Once again, this perennial question has resurfaced, this time on the NASSR list-serv. While I do not shy away from negative criticism, as I believe that there is something to be gained from even distasteful projects (either through the reading process or the work itself), this question seems to me to be beside the point.
The larger question that seems to be at stake is whether we should open up the canon to “lesser” works. Or maybe it’s that we shouldn’t consider works that haven’t been thoroughly vetted by the IVORY TOWER. Or maybe it’s that we can’t trust any book that actually turned a profit because that would be “selling out.” Whatever that means.
The anxiety surrounding Stephenie Meyer in particular (and YA angsty-vampire love in general) is not new; it’s not going away; and it can’t be resolved–today, at least. Remember Keats’s theory of Negative Capacity: we have to accept that there are things about which we will be uncertain. The unresolvability of “Twilight” stresses academics and high-readers out even though they have no problem looking the other way when analyzing “The Excursion.” Francis Jeffrey infamously begins his 1814 review of Wordsworth’s great poem by claiming “This will never do!” He claims that “The Excursion” bears little in common with “Lyrical Ballads” which wavered “so prettily … between silliness and pathos.” Ouch!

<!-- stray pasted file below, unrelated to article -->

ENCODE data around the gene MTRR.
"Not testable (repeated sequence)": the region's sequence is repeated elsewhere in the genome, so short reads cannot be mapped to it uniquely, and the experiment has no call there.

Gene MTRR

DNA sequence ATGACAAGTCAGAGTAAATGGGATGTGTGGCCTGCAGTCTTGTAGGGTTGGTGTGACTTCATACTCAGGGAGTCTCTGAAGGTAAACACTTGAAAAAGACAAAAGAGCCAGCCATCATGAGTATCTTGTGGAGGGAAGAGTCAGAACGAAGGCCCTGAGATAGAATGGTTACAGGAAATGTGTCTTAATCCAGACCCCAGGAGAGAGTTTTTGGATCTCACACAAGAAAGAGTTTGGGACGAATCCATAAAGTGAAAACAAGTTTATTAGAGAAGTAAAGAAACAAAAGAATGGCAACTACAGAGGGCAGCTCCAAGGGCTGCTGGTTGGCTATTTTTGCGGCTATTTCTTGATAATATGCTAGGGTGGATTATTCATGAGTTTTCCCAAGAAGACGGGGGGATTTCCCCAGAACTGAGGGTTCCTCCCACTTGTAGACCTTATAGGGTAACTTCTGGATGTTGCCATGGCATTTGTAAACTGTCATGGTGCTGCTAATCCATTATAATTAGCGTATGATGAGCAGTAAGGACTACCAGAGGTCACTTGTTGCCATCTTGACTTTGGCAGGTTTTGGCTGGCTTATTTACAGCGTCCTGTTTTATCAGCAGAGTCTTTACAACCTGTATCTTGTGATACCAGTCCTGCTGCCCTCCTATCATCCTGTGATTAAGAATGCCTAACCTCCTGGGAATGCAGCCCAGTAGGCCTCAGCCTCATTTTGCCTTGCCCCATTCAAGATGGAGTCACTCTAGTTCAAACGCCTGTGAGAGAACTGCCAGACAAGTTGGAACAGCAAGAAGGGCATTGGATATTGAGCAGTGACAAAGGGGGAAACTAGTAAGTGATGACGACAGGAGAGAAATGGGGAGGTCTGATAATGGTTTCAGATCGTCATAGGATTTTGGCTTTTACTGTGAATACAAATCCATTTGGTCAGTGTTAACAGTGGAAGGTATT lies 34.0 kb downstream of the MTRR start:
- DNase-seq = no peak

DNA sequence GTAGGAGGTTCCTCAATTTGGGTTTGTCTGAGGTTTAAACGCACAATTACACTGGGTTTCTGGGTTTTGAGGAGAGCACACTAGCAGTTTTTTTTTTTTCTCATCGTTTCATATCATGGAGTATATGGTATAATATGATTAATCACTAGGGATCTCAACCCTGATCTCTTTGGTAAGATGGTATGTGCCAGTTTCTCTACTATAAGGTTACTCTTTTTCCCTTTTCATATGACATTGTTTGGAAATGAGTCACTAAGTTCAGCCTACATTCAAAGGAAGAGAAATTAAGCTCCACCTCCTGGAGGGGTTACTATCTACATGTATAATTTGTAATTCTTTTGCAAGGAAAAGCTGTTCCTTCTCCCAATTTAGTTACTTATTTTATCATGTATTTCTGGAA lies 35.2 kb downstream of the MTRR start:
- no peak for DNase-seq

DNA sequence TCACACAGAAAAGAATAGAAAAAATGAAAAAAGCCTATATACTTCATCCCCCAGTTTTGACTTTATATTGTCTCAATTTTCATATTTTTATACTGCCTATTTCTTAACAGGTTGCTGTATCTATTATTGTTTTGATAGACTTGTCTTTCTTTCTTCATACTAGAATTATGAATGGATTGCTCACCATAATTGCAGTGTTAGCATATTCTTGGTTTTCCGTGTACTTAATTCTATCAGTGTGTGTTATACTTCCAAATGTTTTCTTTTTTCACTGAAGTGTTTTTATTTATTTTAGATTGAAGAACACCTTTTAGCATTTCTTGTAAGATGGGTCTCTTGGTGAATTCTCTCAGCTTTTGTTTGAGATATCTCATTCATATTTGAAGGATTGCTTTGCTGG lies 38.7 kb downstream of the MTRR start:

And while I’ve often taken the cantankerous Jeffrey as my critical anti-hero (Say what you mean and mean what you say!), the response of academics to Meyer has been resoundingly (and I would argue, un-critically) “This will never do!”
Really? Millions of readers seem to think it will do just fine.
Critical readers may say (and already have said in other venues) that Meyer does not “deserve” critical attention. I’m not sure from whence this animosity arose. No, I haven’t read “Twilight.” I watched 20 minutes of “New Moon” on the flight from Paris and decided it wasn’t my thing. Did I think that it wavered between silliness and pathos? Sure. But Meyer’s not writing for me. I find Nicholas Sparks and Jodi Picoult to be equally silly and pathetic. Does that mean they’re not good at what they do? No, it means that I’m not reading the right book.
Preparing a course and deciding whether or not to teach a text depends on the teacher and the course. “Twilight” would not be appropriate in a course on Shakespeare, just as “Hamlet” may not be appropriate in a post-modern class (I kid; “Infinite Jest”? C’mon, “Hamlet” reeks of post-modernity). My point is, it seems like a waste of time for academics to keep wringing their hands and clutching their pearls about a book that’s not going away anytime soon. If you can’t say something nice, at least say something constructive.